Dozens of Jewish refugees held up for hours at Ben-Gurion Airport

A plane full of Jewish refugees from Ukraine arrived at Ben-Gurion airport. Dozens were held for hours as the government announced entry leniencies.

Travelers at the Ben Gurion International Airport, on March 02, 2022.  (photo credit: YOSSI ALONI/FLASH90)
Travelers at the Ben Gurion International Airport, on March 02, 2022.
(photo credit: YOSSI ALONI/FLASH90)

100 Jewish refugees from Ukraine boarded a rescue flight from Romania and landed in Israel early Wednesday morning. Upon their arrival, they were not greeted by any relevant representatives from the state, a Ukrainian rabbi who boarded the flight told 103FM. His congregation comprised half of the flight.

Katz’s group began their journey in Kyiv early Sunday morning and made their way to Romania through Moldova. As they fled, most people took their documents but some had forgotten them due to the stress, he said. 

[Katz’s family left their house full of food for Shabbat, along with a packed fridge, but did not realize it would be much longer until they would be able to return.]

The group drove for hours until they reached Moldova, where they were greeted by dozens of non-Jewish volunteers, in freezing weather, with food, drinks and clothes. Eventually, they were able to cross over into Romania where they eventually boarded the flight to Israel.

 Jews from Ukraine arrive at a Jewish community center in Chisinau, Moldova, Feb. 25, 2022. (credit: Courtesy of Rabbi Pinchas Salzman) Jews from Ukraine arrive at a Jewish community center in Chisinau, Moldova, Feb. 25, 2022. (credit: Courtesy of Rabbi Pinchas Salzman)

When the flight landed in Israel, Katz’s expectation was that “there will be a warm welcome,” he said. To his surprise though, “no one was waiting and no one knew who they were.” They tried to explain that they were refugees, but were unable to reach the relevant government agency.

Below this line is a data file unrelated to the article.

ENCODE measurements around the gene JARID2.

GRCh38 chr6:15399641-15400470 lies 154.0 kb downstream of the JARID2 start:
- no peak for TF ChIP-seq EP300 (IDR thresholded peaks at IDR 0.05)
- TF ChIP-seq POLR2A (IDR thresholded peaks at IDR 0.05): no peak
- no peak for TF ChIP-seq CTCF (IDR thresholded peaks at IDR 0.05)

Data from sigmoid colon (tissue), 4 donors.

”A representative from the Jewish Agency arrived after most of the passengers left the airport,” said Katz. “Most have relatives who they went to, whoever didn't was taken in by Chabad L'Aliyah.” 

Katz added that he “implores the Israeli authorities to welcome the new arrivals more courteously” especially when it comes to refugees.

Aliyah and Integration Minister Pnina Tamano-Shata (Blue and White) responded to Katz’s story on 103 FM, she clarified "every Jew that enters Israel by Aliyah or as a refuge is taken to terminal 1, where they receive food and drinks." 

Tamano-Shata emphasized: “There was a misunderstanding yesterday, 32 of the passengers said that they are eligible for entry.” Of the 32, 30 were deemed eligible by Nativ, an independent administrative unit at the Prime Minister's Office that works with Jews and their families throughout the Former Soviet Union countries.

“The eligibility of the rest of the flight members was determined at Aliyah and Integration Ministry hotels,” said Tamano-Shata.

On Sunday, there are three flights that are supposed to land in Israel with about 300 Jews, including nearly 100 orphans from central Ukraine. Tamano-Shata added: “The Foreign Ministry has called on Israelis to come, [whereas] I am calling on [all] Jews to come." 

She added that women and children will be able to enter the country even "without their husbands, due to mandatory recruitment of men between the age of 18 and 60 and they are unable to leave the country." 

What about fast-tracking entry for refugees? 

"The whole process can be done via the internet," said Tamano-Shata. "We are mitigating the process with the Interior Ministry and are waiving the need for a 'certificate of good conduct' and even allowing the refugees to enter as tourists.

“All the refugees (from Ukraine) that are eligible for the Law of Return will be processed pleasantly and patientl,” Tamano-Shata promised.